Iranian soldiers carry coffins with the remains of Iranian soldiers killed during the Iran-Iraq War, Nov. 30, 2008. The remains of 200 Iraqis and 41 Iranians were returned to their native countries during a ceremony at a border checkpoint near Basra.
"Iran's Foreign Policy in Post-invasion Iraq"
Journal Article, Middle East Policy, volume XV, issue 4, pages 47-58
Author: Kayhan Barzegar, Former Associate, Project on Managing the Atom/International Security Program, 2010–2011; Former Research Fellow, Project on Managing the Atom/international Security Program, 2007–2010
What are the roots and aims of Iran's foreign policy in post-invasion Iraq? Many scholars attribute Iran's policies to a desire to achieve national and regional interests, perceiving this policy to be mainly offensive and ideological. I argue instead that the roots and aims of Iran's foreign policy are defensive, mainly pragmatic, and based on state-oriented and strategic issues. As to Iran-U.S. relations in the new Iraq, the main controversy involves different perceptions of the security challenges; actions that Washington considers to be necessary for protecting the U.S. interests in post-invasion Iraq are regarded by Tehran as undermining Iran's security and national interests. The new political-security developments in post-invasion Iraq have led Iran to seek a friendly, stable, secure and prosperous neighbor. However, the Bush administration's regional policy — largely focused on defining Iraq as a counterweight to Iran, building regional alliances against Iran, and establishing long-term military bases next to Iran's borders — has compelled Iran to oppose it.
I argue that historical views and stateoriented and strategic issues all have significant effects on Iran's foreign policy in post-invasion Iraq. I then explain that the nature of cultural and political-security characteristics of Iran's sources of power as well as the demands of the factors and principles involved in Iran-Iraq relations will inevitably force Iran to be pragmatic in its policy toward the new Iraq; ideology is only one source of Iran's power. Lastly, I argue that Iran's foreign policy is based on achieving strategic aims. It is the result of a combination of considerations aimed at producing both security and opportunities. The birth of a new Iraq demands a revision of the current regional political-security architecture, mainly based on "balance of power." By shifting Iraq to a friendly state, Iran desires to discard the traditional designation of Iraq as Iran's counterbalance in the Persian Gulf and to turn the new relations into a "balance of interests." The main conflict in Iranian-U.S. relations in post-invasion Iraq is based on redefining Iraq's political-security structure. Understanding the roots of Iran's foreign policy has important implications for the United States and regional countries that are currently concerned about Iran's role and aims in Iraq.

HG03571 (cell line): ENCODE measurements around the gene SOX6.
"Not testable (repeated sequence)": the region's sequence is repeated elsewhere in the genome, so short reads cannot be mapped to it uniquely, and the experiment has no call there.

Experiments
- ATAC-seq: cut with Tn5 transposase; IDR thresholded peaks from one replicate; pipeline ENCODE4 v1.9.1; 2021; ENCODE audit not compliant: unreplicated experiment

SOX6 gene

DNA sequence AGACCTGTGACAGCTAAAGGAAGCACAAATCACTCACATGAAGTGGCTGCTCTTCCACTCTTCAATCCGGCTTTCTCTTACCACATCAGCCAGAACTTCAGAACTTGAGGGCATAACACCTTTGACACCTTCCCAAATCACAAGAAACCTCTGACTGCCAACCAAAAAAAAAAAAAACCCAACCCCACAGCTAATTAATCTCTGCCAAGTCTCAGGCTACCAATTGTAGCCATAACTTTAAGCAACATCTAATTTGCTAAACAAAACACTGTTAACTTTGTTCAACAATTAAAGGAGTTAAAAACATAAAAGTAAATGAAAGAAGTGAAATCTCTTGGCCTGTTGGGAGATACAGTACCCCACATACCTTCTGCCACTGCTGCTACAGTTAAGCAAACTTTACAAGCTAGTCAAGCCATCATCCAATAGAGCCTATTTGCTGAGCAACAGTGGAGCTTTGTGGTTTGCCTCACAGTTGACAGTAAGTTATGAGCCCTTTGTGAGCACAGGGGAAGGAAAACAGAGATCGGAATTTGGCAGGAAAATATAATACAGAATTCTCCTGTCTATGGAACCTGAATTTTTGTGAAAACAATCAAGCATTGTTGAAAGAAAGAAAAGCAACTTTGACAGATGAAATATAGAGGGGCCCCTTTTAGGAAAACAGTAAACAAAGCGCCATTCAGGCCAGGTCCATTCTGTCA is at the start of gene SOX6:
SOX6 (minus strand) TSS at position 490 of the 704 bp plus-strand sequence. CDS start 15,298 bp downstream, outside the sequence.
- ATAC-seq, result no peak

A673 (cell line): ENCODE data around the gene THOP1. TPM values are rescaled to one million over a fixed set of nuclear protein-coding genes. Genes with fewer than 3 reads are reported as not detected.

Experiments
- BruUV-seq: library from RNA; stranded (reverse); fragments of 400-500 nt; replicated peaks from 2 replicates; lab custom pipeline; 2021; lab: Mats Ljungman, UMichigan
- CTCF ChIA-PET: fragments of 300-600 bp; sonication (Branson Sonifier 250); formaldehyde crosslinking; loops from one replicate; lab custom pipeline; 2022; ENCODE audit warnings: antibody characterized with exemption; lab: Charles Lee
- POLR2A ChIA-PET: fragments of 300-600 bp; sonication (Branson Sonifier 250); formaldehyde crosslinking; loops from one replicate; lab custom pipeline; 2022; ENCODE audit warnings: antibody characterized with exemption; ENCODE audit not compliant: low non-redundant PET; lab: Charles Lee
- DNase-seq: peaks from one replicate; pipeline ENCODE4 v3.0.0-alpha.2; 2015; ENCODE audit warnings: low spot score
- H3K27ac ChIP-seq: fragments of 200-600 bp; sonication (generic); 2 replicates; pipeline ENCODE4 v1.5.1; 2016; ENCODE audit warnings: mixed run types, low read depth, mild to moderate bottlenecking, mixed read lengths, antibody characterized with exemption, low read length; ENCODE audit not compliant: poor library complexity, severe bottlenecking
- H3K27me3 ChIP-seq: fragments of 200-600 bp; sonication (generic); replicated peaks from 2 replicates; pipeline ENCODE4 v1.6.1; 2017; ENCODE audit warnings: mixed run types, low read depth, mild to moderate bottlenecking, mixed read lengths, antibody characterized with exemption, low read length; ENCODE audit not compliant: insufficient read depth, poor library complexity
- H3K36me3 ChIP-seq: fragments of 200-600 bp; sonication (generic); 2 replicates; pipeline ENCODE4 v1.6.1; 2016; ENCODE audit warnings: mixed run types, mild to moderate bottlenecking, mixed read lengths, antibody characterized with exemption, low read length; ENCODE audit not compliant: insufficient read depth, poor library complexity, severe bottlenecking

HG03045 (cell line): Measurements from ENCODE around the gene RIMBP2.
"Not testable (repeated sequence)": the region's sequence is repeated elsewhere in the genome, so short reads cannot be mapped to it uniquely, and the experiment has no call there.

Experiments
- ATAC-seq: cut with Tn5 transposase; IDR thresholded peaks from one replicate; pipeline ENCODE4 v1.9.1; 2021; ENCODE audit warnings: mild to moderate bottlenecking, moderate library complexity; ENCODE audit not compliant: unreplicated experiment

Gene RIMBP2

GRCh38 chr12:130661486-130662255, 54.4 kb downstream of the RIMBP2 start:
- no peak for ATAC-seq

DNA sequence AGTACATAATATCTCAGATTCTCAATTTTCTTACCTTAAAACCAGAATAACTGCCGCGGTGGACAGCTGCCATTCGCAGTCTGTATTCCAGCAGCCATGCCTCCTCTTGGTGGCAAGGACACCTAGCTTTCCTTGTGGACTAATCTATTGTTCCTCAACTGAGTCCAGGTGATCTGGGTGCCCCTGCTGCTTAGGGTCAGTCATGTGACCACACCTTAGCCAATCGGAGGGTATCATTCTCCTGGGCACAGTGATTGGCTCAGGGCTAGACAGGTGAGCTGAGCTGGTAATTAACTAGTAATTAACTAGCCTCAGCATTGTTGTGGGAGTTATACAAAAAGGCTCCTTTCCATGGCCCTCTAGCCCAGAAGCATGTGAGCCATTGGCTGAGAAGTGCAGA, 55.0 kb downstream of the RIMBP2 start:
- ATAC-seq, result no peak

VIEWS AND CONSTANTS
The Iranian View of Iraq
A major part of Iranian foreign policy toward the new Iraq is influenced by a troubled history of competition and disproportionate Sunni dominance over Iraq's natural resources, potential economic strength and key geographical position. The prevalent Iranian view is consequently one based on mistrust, to such an extent that even the removal of Saddam Hussein has not altered it. This concern was manifested in the Islamic Republic's two-pillar policy in the early days of the 2003 Iraqi crisis. On one hand, Iran opposed the American invasion and subsequent occupation. On the other, it designated Saddam's regime as a brutal one that deserved to be overthrown and punished. Iran did not want to see a pro-American Iraqi client regime with like-minded elites that would probably act in favor of U.S. purposes and in defiance of the Islamic Republic.